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Old 01-27-2012, 12:09 PM
 
9 posts, read 289,909 times
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@AnonChick.
PS:
I read your response again... you think the tooth on the left -the one that normally is covered by a crown- is a "little globule of mush and not a tooth at all". It's a tooth. It's hard. I can brush it. No pain, doesn't seem to smell. It's just sensitive to hot and cold air and hot and cold water. It looks awfully black etc. but I believe -and hope- those are old fillings. The smell I wrote about seems to come from the inside of the crown (so bottom right of on the attached pic). I'll see what my new dentist will say on Monday morning (I have my appointment).
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Old 01-27-2012, 02:36 PM
 
Location: Wallis and Futuna
11,294 posts, read 17,082,031 times
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Well you wouldn't necessarily know what a specific spot on the inside of your mouth smells like, since I doubt your nose reaches that far

But the gumline is appears swollen and enflamed, and it also appears that there's a bit of greying of the gum between that tooth and the tooth "below" it, on the left side. If you had a root canal of that crowned tooth then sure some of that black is very likely the post and filling material. The left half of the tooth though doesn't appear as filling material at all, it looks rotted. There's also a pock mark on the outer "visible" surface of the tooth; like a tiny little divot. This could be decay, or it could be an old composite filling. It's hard to tell from the photograph. Note, that I'm only going by what I see in the photograph. The lighting might be causing me to see things that aren't there, or not see things that are there, or see something distorted, etc. etc.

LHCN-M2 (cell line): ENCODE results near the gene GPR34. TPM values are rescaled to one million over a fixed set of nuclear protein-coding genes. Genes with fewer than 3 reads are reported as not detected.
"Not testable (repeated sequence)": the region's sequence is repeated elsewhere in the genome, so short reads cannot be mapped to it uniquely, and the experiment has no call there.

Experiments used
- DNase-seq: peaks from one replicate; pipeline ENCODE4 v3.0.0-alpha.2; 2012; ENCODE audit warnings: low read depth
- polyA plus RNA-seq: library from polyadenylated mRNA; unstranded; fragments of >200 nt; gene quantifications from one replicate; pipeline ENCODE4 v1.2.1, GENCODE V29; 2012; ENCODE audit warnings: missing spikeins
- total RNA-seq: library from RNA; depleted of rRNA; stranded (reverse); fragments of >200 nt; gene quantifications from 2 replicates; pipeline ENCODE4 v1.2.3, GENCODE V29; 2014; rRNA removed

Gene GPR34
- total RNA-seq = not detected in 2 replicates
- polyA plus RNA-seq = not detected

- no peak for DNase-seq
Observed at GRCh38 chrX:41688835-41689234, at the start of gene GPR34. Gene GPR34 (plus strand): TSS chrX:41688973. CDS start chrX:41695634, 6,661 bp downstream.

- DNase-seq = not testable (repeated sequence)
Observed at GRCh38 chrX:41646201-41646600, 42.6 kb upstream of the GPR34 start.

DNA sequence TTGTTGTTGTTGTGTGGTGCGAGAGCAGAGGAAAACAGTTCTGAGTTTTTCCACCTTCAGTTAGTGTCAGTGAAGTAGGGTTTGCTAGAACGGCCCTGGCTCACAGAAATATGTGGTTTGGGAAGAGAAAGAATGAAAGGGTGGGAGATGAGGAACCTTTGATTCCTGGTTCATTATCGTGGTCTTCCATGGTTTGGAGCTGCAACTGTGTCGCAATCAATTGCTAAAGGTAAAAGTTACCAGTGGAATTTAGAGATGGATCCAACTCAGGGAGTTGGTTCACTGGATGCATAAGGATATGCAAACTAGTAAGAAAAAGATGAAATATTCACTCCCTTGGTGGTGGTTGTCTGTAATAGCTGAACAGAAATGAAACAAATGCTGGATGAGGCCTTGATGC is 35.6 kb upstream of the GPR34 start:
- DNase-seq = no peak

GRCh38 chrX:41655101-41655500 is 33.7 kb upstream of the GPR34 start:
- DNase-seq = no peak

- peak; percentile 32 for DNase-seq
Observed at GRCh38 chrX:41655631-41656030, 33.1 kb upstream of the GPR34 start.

I wouldn't be surprised, however, if your dentist advised you to lose the tooth and get either an implant or a bridge. Future warning though, never let a loose crown go so long without having it seen, if at all possible.

Good luck!
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Old 02-12-2012, 10:43 AM
 
9 posts, read 289,909 times
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Here an update for who's interested:

It's now about 14 days after my original post.

I was right: the smell came from the inside of the crown. It was a horrible smell from the cement that was hard as rock and stuck to the inside of the crown. I put the crown over night in a bath of water and lots of toothpaste. This dissolved the film that was stuck on the inside of the crown. The white gold came out shining like new and did not stink anymore.

My dentist said that the crown and the tooth under the crown are both good. He wanted to cement the crown back in. Because this one molar had been sensitive to pressure for the last 5 years I thought this was an opportunity to have an endodontist look at it once more now that the crown was not on there.

I saw the endodontist and she said that an old filling under the crown was placed deep in the dentin, possibly reaching the tooth's pulp (see below for a drawing of a tooth for who's interested), possibly causing (lightly) inflamed pulp and nerves.